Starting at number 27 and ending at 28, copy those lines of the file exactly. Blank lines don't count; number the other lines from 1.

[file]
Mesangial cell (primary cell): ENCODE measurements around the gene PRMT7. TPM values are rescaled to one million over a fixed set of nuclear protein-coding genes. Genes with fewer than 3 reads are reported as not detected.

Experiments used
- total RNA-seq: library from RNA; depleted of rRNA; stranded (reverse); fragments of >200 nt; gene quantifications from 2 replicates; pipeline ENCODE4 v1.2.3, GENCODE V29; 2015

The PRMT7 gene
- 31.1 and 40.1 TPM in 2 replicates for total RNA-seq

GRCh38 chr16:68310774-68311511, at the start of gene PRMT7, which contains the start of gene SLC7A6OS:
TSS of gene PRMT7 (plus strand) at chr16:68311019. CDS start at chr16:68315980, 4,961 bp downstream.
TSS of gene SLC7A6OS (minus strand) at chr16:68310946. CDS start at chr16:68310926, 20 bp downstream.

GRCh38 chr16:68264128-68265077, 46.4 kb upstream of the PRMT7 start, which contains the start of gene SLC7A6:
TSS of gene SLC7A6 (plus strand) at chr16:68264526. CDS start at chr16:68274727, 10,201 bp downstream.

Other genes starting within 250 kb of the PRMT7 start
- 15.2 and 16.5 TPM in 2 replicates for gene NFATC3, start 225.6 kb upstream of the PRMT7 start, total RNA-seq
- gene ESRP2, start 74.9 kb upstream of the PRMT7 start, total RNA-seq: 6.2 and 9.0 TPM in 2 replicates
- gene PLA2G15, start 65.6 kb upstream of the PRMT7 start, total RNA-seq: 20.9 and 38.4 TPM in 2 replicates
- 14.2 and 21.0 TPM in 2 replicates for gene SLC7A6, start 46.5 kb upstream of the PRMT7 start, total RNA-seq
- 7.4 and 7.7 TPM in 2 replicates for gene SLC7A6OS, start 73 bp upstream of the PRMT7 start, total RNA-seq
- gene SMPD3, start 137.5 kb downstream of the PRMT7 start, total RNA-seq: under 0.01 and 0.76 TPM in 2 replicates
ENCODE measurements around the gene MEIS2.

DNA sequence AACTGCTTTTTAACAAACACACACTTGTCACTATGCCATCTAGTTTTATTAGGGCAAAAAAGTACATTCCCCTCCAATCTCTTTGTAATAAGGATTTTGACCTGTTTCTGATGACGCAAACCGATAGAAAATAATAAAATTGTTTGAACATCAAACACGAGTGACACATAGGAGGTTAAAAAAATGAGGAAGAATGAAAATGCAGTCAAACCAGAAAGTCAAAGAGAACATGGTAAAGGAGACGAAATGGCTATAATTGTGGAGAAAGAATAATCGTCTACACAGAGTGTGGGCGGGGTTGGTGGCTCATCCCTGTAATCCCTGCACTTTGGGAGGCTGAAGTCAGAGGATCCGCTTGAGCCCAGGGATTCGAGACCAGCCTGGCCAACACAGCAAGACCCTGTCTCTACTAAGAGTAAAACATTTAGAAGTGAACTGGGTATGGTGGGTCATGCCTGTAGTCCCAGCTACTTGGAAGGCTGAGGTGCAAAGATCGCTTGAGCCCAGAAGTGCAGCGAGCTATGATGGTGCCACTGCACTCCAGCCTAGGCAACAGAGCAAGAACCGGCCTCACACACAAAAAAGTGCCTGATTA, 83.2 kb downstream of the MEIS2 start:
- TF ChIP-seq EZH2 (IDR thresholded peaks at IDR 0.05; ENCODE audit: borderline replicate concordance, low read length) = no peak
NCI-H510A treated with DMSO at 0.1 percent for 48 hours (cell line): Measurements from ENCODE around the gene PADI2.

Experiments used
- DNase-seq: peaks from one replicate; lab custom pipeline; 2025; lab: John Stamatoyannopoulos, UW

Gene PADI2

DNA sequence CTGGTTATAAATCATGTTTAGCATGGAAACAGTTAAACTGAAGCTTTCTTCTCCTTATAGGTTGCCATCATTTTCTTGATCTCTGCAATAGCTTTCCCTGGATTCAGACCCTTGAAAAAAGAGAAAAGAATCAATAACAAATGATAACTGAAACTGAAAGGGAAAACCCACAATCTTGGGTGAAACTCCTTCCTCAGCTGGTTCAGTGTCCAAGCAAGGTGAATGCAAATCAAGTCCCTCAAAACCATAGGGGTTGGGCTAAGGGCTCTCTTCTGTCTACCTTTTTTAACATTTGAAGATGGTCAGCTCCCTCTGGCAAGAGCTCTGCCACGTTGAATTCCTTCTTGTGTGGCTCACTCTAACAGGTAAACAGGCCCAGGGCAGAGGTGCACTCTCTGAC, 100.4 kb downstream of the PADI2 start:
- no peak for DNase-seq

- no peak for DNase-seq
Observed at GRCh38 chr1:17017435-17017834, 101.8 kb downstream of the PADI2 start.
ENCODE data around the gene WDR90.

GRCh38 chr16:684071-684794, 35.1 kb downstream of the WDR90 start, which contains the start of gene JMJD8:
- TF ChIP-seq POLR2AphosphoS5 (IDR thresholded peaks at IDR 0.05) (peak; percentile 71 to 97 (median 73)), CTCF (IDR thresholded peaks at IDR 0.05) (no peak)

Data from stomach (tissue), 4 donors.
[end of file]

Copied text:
- no peak for DNase-seq
Observed at GRCh38 chr1:17017435-17017834, 101.8 kb downstream of the PADI2 start.